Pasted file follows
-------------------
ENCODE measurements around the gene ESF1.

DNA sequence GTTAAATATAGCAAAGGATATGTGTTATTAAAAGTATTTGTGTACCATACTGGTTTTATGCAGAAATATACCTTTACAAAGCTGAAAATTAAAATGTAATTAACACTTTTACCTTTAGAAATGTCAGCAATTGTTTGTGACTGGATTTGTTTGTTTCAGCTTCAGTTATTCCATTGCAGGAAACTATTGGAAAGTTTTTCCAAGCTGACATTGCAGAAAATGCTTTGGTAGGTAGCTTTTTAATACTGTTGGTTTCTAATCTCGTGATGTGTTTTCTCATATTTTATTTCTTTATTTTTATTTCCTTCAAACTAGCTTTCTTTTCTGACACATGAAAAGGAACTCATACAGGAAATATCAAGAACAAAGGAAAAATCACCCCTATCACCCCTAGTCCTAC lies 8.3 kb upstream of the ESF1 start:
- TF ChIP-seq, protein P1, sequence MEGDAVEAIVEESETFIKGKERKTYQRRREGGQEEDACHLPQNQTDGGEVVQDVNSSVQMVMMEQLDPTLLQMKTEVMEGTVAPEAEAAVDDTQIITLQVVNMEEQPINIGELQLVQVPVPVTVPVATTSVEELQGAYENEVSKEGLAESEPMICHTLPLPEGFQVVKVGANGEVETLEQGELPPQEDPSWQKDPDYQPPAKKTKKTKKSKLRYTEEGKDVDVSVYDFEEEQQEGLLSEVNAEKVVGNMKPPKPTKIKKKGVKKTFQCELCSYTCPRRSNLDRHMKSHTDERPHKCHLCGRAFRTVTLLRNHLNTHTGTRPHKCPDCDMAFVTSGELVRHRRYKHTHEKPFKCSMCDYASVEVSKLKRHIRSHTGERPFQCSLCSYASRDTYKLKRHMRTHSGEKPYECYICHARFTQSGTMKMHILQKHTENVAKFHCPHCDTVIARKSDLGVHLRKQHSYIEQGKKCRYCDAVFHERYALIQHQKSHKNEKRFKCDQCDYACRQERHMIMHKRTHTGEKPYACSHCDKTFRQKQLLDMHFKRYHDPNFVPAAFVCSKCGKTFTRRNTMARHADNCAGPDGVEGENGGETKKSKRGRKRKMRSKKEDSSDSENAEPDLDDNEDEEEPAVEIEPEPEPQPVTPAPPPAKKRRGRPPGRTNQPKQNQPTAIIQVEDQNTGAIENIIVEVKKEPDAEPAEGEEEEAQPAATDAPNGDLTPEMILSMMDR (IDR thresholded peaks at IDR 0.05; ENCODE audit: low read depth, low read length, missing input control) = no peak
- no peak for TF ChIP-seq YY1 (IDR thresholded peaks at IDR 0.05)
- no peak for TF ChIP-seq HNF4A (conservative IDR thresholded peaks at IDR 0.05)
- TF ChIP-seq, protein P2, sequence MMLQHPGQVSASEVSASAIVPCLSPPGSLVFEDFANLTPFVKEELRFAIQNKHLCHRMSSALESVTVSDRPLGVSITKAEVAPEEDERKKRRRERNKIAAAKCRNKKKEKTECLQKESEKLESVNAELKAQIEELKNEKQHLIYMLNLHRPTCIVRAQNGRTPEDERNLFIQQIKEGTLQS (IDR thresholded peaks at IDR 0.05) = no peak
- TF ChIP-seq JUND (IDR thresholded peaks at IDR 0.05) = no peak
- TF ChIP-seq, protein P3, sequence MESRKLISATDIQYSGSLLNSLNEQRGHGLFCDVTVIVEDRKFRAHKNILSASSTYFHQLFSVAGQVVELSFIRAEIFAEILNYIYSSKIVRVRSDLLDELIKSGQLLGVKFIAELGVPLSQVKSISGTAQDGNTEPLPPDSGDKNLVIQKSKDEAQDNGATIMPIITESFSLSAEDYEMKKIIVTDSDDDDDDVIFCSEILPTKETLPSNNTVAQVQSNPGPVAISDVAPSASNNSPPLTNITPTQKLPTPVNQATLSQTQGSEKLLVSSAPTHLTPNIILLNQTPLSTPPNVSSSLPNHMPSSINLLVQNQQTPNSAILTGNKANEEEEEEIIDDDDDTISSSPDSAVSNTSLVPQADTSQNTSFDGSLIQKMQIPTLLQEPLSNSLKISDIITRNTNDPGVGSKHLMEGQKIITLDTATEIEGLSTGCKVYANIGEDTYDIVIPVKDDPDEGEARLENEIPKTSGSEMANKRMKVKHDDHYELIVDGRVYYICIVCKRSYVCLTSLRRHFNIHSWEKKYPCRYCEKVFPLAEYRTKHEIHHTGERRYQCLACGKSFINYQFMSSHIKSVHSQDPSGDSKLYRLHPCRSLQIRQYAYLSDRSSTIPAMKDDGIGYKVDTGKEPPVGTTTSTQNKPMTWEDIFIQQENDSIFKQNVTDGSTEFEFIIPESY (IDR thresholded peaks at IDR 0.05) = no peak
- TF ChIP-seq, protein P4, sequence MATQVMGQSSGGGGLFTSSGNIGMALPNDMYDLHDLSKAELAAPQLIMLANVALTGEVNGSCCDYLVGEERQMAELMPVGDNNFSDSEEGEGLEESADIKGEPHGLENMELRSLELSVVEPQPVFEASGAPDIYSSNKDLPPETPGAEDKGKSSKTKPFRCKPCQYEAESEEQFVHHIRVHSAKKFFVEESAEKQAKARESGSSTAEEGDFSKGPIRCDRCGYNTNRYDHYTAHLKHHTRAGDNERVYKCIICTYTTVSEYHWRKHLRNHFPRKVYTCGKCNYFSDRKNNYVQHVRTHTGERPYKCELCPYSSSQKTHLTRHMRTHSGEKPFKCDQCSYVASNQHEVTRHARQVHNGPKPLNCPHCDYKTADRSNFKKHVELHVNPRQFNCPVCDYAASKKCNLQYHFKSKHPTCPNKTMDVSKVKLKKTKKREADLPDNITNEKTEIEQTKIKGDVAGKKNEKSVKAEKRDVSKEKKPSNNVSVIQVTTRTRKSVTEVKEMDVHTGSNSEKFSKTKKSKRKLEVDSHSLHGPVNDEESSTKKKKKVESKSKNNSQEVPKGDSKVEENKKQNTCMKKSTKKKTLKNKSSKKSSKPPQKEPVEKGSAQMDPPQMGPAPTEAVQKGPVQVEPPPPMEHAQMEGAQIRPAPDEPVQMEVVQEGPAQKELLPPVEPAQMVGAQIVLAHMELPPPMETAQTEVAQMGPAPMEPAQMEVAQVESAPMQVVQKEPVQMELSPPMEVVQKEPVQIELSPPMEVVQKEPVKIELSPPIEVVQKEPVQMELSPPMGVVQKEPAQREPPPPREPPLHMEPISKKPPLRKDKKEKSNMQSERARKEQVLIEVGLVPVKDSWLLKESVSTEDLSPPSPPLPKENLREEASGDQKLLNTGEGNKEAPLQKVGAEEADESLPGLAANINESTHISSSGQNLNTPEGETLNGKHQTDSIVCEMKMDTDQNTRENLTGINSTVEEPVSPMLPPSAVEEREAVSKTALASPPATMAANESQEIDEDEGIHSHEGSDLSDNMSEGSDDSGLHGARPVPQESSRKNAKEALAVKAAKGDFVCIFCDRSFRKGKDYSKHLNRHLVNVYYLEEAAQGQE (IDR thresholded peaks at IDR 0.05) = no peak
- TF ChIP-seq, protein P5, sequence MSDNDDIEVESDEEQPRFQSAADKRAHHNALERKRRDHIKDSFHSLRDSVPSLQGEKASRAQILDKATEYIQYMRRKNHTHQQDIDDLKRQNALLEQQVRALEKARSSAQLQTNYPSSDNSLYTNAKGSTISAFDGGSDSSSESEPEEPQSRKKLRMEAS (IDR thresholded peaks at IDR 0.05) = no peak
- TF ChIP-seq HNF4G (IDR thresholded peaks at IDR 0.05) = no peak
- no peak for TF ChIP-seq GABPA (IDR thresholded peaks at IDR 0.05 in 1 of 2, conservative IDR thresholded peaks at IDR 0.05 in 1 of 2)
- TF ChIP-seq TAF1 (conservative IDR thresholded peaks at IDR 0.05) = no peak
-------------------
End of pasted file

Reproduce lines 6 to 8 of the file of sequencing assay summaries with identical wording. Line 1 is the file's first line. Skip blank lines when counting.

- TF ChIP-seq, protein P2, sequence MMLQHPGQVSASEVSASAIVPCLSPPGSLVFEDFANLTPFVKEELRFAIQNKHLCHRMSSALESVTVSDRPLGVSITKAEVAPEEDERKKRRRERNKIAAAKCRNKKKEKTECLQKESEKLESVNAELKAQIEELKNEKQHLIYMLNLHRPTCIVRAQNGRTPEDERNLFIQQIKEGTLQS (IDR thresholded peaks at IDR 0.05) = no peak
- TF ChIP-seq JUND (IDR thresholded peaks at IDR 0.05) = no peak
- TF ChIP-seq, protein P3, sequence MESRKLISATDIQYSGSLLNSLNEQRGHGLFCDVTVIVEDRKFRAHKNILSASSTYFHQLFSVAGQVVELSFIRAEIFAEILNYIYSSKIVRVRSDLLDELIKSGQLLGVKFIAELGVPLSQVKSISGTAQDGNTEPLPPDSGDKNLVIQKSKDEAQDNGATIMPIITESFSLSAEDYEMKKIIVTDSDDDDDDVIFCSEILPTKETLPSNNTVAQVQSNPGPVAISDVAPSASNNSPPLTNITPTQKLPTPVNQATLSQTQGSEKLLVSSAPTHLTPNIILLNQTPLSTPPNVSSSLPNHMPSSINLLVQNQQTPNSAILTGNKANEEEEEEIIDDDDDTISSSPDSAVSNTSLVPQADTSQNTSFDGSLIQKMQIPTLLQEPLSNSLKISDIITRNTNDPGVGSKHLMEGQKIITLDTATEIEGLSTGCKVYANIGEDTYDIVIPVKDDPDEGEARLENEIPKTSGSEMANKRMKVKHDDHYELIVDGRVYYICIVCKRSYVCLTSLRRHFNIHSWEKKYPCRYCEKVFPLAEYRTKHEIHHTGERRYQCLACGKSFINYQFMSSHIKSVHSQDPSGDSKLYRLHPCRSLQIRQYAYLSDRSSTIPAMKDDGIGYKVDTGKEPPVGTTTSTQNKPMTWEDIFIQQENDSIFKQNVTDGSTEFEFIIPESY (IDR thresholded peaks at IDR 0.05) = no peak